Monte and the Fall

October 31, 2012

Autumn was probably Monte’s favorite season.  One reason, of course,was the abundance of all the vibrant colors during this time of the year.  Often times, fall settings were observed in Monte’s pieces and allowed him to create wonderful contrasts of color of this time of the year.

Below is an reposting of an oil painting of a buck deer standing in a stream near an old, withered tree during the fall.  Monte could never bring himself to sell this painting and one gentleman gave Monte a standing offer if he ever would decide to sell the painting.

He never did.

Oddly though, near the end of his life Monte felt more comfortable staying near his home while when a younger man, he did enjoy travels over highways and country roads during the time of peak fall colors.  These travels included the annual Spoon River Drive and trips to Galena, Illinois.

Another aspect of his enjoyment of the fall dealt with the migration of waterfowl in the Big Lake area.  When environmental factors were just right, during times of migration, large numbers of waterfowl would make a stop in a farmer’s field along the Banner Dike Road known as the Prairie Lane Road area.

Fall also meant the time to start beautification projects around the Banner home.  This included adding decorative spindles to the front porch of the Ellis home and mixing colors to add color to wood trim and other parts of the Ellis home in preparation for the upcoming winter, which meant a time of gray and little color.



Unanswered Questions

October 20, 2012

As earlier mentioned, during the last half of the 1970’s, Monte purchased a cabin along the Illinois River on the Banner Dike Road.  Around this same period, he also purchased a large printing press and had the printing press in the kitchen to this cabin.

In hopes of creating a method to easily reproduce his artwork for a consistent stream of revenue, Monte created lithographs and other artistic items for printing.

Below are lithograph created images from this period.  For some reason, Monte created the first image with only a buck deer.  Later he added a doe and made other modifications to the illustration.

If one looks closely enough, finer detail has been added to the second illustration.

It is not known why he decided to make these changes and, again, the changes could have simply been due to his never-ending critical eye and manner of self-critique.

Below is a previously published image of the flimsy, uneven walk way leading from the Banner Dike Road to Monte’s cabin, formerly known as the Riverbank Gallery. The wooden slats and walkway would bounce when walked upon.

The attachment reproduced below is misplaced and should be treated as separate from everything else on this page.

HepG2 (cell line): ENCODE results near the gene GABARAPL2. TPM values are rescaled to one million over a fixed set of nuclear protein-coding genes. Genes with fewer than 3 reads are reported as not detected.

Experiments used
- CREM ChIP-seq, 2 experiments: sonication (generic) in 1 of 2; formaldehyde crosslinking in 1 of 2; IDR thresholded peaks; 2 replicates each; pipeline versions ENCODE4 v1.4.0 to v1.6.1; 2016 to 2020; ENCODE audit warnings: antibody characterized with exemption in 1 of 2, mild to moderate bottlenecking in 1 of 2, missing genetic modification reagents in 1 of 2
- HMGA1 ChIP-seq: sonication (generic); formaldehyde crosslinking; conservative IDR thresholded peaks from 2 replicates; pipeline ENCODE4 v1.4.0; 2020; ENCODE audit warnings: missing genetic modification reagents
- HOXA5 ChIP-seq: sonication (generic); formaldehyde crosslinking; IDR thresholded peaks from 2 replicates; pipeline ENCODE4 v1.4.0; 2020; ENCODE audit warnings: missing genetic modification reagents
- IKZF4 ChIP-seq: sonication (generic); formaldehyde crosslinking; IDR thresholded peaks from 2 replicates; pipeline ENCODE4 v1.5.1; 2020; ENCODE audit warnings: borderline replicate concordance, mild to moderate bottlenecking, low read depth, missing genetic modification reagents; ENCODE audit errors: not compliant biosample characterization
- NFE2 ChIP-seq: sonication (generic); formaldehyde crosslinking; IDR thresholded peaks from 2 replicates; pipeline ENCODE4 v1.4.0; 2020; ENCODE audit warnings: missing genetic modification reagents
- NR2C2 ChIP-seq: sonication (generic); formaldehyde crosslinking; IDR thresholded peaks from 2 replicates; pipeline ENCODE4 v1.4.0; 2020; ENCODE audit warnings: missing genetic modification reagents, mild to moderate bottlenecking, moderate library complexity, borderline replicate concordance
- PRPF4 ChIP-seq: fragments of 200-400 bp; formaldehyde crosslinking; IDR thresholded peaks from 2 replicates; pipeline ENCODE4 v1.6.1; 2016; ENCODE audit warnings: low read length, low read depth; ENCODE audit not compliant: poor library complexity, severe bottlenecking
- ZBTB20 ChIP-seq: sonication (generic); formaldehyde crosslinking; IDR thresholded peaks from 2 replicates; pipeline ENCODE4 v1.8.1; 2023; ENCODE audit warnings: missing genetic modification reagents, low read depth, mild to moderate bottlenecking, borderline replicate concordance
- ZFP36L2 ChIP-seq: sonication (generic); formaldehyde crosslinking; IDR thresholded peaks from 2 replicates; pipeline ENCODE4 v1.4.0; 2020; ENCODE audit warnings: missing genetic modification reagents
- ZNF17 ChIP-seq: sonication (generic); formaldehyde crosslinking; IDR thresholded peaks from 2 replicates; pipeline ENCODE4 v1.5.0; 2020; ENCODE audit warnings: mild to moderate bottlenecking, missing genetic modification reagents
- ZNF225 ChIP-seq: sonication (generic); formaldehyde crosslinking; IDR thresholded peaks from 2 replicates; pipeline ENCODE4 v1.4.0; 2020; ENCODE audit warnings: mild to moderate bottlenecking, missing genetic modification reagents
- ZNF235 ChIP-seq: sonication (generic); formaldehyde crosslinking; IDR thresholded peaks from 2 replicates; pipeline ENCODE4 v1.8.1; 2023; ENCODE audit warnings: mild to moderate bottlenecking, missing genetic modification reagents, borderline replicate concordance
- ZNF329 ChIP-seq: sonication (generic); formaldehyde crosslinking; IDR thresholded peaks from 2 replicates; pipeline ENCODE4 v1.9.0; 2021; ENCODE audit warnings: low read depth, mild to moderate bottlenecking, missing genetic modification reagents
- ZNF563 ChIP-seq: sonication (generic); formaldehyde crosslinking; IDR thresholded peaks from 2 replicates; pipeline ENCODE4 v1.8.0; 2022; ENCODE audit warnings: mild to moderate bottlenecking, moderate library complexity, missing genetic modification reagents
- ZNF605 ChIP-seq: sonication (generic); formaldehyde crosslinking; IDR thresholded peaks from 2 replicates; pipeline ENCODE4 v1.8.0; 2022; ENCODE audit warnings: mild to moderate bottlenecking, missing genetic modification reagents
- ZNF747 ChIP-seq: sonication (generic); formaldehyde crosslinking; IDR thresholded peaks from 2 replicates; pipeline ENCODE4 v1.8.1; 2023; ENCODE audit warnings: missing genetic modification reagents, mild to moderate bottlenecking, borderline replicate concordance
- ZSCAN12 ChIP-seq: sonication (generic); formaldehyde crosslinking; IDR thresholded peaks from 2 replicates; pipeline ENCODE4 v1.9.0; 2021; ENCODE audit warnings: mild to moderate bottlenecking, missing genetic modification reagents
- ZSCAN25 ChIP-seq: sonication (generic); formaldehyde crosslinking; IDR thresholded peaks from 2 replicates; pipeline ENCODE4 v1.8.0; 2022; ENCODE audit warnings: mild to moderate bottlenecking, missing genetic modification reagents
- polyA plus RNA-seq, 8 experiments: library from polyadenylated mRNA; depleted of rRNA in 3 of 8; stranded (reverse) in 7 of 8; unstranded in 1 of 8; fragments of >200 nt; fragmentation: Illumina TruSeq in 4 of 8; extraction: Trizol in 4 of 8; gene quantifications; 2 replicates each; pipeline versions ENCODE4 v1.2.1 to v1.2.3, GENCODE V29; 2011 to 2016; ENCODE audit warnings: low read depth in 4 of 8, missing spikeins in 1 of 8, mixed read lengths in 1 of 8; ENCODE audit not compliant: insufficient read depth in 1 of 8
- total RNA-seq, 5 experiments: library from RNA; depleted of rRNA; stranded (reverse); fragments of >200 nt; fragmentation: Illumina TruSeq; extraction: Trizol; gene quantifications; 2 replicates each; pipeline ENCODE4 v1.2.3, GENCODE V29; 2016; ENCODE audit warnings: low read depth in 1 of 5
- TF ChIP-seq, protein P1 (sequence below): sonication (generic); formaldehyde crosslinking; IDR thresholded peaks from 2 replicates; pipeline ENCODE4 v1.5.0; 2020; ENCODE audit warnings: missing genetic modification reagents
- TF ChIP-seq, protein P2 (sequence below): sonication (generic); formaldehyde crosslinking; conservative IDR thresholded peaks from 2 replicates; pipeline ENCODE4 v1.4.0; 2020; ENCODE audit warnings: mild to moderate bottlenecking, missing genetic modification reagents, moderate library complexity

It would have taken brave souls to help Monte move a large printing press over this walkway.

It can’t be recalled where Monte purchased the printing press or what he did with it when the State of Illinois ceased issuing leases for the cabins along the Banner Dike Road and demanded cabin owners tear down and remove the remains of their property.

Monte’s Sketchbook

October 13, 2012

Below are images from one of Monte’s sketchbooks.  Along with the sketches are details about the animals regarding their size and behavior.

Some of these come from his own direct observations. 



Monte was quite fond of the calls of Loons.





Two Early Paintings

October 6, 2012

Below are two of Monte’s early paintings.  The first is of two foxes and the earliest of the two. This image shows a distinct style observed in Monte’s earliest works.  It is unknown who owns this painting and most likely, it is a painting Monte would have like to have reacquired due to his discerning eye and the imperfections he would have perceived in the image.

The second image is an unfinished painting Monte did not complete due to unknown reasons.  Often times, Monte would start paintings, then set them aside and either never work on them again or come back and make changes or additions.

Often, Monte would study his hanging pieces of artwork and make mental notes of changes he would like to make and from time to time make those changes.  Other times, he would dwell on the changes and never make them.  It is possible this was on purpose so he would have an excuse not to sell a particular piece of artwork.